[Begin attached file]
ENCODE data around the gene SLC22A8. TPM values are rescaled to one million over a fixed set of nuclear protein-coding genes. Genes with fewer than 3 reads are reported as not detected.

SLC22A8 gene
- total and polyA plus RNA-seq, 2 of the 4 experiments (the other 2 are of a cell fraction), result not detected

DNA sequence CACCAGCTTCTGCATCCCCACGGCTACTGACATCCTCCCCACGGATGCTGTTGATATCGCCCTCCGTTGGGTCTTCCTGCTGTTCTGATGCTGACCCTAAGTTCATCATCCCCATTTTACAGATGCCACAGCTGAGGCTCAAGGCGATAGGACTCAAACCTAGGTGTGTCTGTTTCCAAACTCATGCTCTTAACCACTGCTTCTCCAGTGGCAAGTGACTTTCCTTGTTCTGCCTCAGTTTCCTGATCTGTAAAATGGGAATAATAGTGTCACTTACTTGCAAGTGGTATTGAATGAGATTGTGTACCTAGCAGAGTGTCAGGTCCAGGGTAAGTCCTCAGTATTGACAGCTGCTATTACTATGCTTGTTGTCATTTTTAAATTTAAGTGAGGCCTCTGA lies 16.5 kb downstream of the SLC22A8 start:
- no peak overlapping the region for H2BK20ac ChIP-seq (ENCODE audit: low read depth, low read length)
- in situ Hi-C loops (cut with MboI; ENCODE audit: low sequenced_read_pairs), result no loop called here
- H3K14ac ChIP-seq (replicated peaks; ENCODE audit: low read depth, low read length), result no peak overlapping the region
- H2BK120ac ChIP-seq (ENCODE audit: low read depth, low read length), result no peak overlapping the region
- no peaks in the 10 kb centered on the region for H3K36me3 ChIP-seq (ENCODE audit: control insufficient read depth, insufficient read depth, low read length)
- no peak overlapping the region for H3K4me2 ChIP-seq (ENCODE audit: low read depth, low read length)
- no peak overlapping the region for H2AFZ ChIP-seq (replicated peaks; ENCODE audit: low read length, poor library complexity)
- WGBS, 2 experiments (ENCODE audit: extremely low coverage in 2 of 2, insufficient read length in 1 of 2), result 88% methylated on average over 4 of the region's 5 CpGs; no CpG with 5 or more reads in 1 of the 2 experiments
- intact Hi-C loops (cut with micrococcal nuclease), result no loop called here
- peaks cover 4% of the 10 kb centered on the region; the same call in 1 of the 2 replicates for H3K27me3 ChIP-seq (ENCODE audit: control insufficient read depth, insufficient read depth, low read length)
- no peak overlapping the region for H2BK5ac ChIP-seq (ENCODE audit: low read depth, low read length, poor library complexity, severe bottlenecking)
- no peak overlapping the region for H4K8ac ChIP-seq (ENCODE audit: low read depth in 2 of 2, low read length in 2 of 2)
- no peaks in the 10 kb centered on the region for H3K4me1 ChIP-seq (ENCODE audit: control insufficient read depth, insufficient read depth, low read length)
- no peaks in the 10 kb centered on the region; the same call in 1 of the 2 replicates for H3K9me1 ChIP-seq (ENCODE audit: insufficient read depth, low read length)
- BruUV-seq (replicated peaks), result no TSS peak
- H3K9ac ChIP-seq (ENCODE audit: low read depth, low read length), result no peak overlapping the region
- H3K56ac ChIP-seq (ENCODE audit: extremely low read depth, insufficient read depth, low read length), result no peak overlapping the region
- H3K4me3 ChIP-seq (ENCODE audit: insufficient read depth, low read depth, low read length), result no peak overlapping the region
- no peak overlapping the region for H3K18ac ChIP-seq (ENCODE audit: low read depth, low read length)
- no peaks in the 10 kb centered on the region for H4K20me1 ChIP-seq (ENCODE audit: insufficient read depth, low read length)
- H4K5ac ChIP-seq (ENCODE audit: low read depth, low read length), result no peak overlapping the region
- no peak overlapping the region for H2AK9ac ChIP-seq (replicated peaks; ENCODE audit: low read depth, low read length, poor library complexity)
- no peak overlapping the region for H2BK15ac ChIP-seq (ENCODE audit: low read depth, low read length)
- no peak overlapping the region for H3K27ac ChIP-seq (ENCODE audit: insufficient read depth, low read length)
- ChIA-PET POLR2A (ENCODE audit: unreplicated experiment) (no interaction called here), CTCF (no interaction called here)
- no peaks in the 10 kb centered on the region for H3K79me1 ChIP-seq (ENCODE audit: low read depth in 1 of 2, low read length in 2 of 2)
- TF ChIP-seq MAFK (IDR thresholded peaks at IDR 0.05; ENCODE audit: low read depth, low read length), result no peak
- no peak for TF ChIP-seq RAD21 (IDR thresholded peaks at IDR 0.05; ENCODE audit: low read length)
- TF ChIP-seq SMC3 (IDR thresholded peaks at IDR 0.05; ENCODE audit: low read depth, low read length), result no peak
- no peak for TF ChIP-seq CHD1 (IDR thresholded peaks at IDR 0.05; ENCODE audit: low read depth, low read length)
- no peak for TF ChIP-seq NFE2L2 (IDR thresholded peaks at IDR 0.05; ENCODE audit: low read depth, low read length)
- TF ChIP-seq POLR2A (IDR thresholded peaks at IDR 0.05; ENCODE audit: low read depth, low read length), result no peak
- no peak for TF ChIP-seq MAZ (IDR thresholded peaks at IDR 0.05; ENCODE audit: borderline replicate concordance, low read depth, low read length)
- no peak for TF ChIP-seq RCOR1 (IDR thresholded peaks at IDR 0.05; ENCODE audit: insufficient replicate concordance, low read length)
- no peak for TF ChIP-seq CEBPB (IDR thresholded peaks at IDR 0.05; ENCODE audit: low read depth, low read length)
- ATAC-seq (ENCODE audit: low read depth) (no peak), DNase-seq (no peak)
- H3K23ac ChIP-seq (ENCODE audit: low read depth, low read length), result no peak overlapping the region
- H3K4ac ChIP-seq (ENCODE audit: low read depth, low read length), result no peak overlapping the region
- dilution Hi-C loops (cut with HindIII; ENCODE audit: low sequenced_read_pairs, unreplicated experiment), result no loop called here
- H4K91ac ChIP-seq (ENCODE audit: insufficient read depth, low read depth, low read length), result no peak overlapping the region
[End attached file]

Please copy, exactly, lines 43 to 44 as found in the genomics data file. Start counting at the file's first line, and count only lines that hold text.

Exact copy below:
- dilution Hi-C loops (cut with HindIII; ENCODE audit: low sequenced_read_pairs, unreplicated experiment), result no loop called here
- H4K91ac ChIP-seq (ENCODE audit: insufficient read depth, low read depth, low read length), result no peak overlapping the region